BAPAM’s clinicians are from a wide range of backgrounds. They include general practitioners, physiotherapists, osteopaths, psychologists, rheumatologists and orthopaedists. These practitioners have a special interest in musicians’ health and well-being and many are musicians themselves with a deep understanding of the physical and emotional demands of the musician’s life.

Frances and other musician friends and colleagues have benefitted from consultations with BAPAM’s specialist practitioners, including physiotherapists and hand specialists, in addition to attending workshops and study days on musicians’ health and well-being.

Please make a donation to enable BAPAM to continue its important work.

Thank you in advance for your support

Injury, like performance anxiety, is something musicians tend not to discuss. Admitting to an injury (or anxiety) can be perceived as a sign of weakness, and as most musicians are self-employed, peripatetic and freelance, without the cushion of statutory sick pay or health insurance, injury can mean loss of work, which means loss of income.

Musicians, like sportspeople, put their bodies under a great deal of stress, but unlike with sportspeople, it’s rare to see a musician stretchered off the stage. Musicians go to great lengths to make their playing appear effortless and free, which can put additional strain on one’s body. However, until fairly recently the idea that one should care for one’s body in the manner of an athlete was not discussed nor seriously considered. I think this has a lot to do with a now rather outdated view that musicians are “artists” and don’t need to concern themselves with such prosaic issues as keeping fit. After all, it’s all about the music, isn’t it?

id-100246675
(photo: lastminutemusicians.com)

But if you’re not fit, you can’t play and make music or make a living from making music. Musicians are prone to a range of injuries from simple aches and pains to more significant problems such as tendonitis, RSI, tenosynovitis, carpal tunnel syndrome, and focal dystonia. Many of these injuries are related to posture. In fact, pianists come off relatively lightly – other musicians contort their bodies (violinists, flautists) or carry heavy instruments (French horn, tuba) which can put tremendous strain on ligaments and muscles. Injury can also be caused by bad technique (in part related to posture), insufficient warm up, too much repetition in practising, playing too loudly, suddenly increasing practise time (perhaps to prepare for a recital or audition), poor choice of repertoire. The website Musical Toronto quotes some alarming statistics: “The lifetime prevalence of injury for musicians is 84 percent, and the chance of a musician playing while injured is 50/50, which is much higher than for athletes.” Musicians are playing complex, virtuosic/technically demanding repertoire much younger (mid-teens), which also affects their health.

One’s emotional health can also impact on physical health: psychological stress caused by practising, performing, traveling, financial insecurity, competition can lead to physical problems (last year, for example, I had stress-related tendonitis, which was cured surprisingly easily by making some simple changes to my working life as a musician).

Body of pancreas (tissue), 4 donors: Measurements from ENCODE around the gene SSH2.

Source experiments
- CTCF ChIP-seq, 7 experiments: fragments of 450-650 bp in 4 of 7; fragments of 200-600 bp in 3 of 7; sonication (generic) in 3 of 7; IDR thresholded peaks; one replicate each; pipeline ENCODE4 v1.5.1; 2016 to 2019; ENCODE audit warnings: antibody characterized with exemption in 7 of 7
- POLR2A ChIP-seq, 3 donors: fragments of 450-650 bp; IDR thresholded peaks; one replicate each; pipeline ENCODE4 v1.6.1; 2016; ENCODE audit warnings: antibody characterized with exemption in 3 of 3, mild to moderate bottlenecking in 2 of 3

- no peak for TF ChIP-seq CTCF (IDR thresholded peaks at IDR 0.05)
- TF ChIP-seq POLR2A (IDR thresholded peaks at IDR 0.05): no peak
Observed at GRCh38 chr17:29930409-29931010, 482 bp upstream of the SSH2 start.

Conservatoires and music colleges are now offering courses in yoga, Pilates, Alexander technique, mindfulness and general well-being for musicians in recognition of the importance of caring for one’s body, and many musicians I know do daily yoga and other keep fit regimes which help both body and mind.

We can, of course, put in place habits which can protect our bodies from injury. I like the term “Pre-hab“, which was coined by Sir Chris Hoy, cyclist, multiple Olympic gold medal winner and a commentator on the track cycling at the Rio Olympics. For the musician, Pre-Hab should include:

  • Adopt the correct posture when playing
  • Do a proper warm up: this can include exercises at the piano or exercises done away from the piano (which I personally prefer)
  • Don’t start your practising session with your most difficult music – work up to it
  • Take regular breaks between practising (c45 mins then a 10 minute break is sensible)
  • Do light stretches between practise sessions to loosen arms, shoulders and neck
  • Take extra care when lifting
  • Practise away from the instrument – this can include memory work, and listening and reading about the music you are working on
  • Take time away from the instrument to unwind and don’t feel guilty about it – allow yourself a social life!
  • Listen to your body and take seriously any pain, tension or tenderness in any part of the body
  • Never play through pain and seek specialist help as soon as possible if you are in pain
  • If recovering from an injury return to playing gradually and don’t practise excessively

 

Musicians’ Health Resources

BAPAM (British Association of Performing Arts Medicine) offers advice and help for musicians and performing artists including physiotherapy, counselling and referrals to specialist medical practitioners

The Healthy Pianist – fact sheet especially for pianists written by Penelope Roskell and Dr Hara Trouli (PDF file)

Other BAPAM fact sheets

Playing Less Hurt

Back to School for Elite Musicians – Musical Toronto article

Recovering from Injury – article by Alicja Fiderkiewicz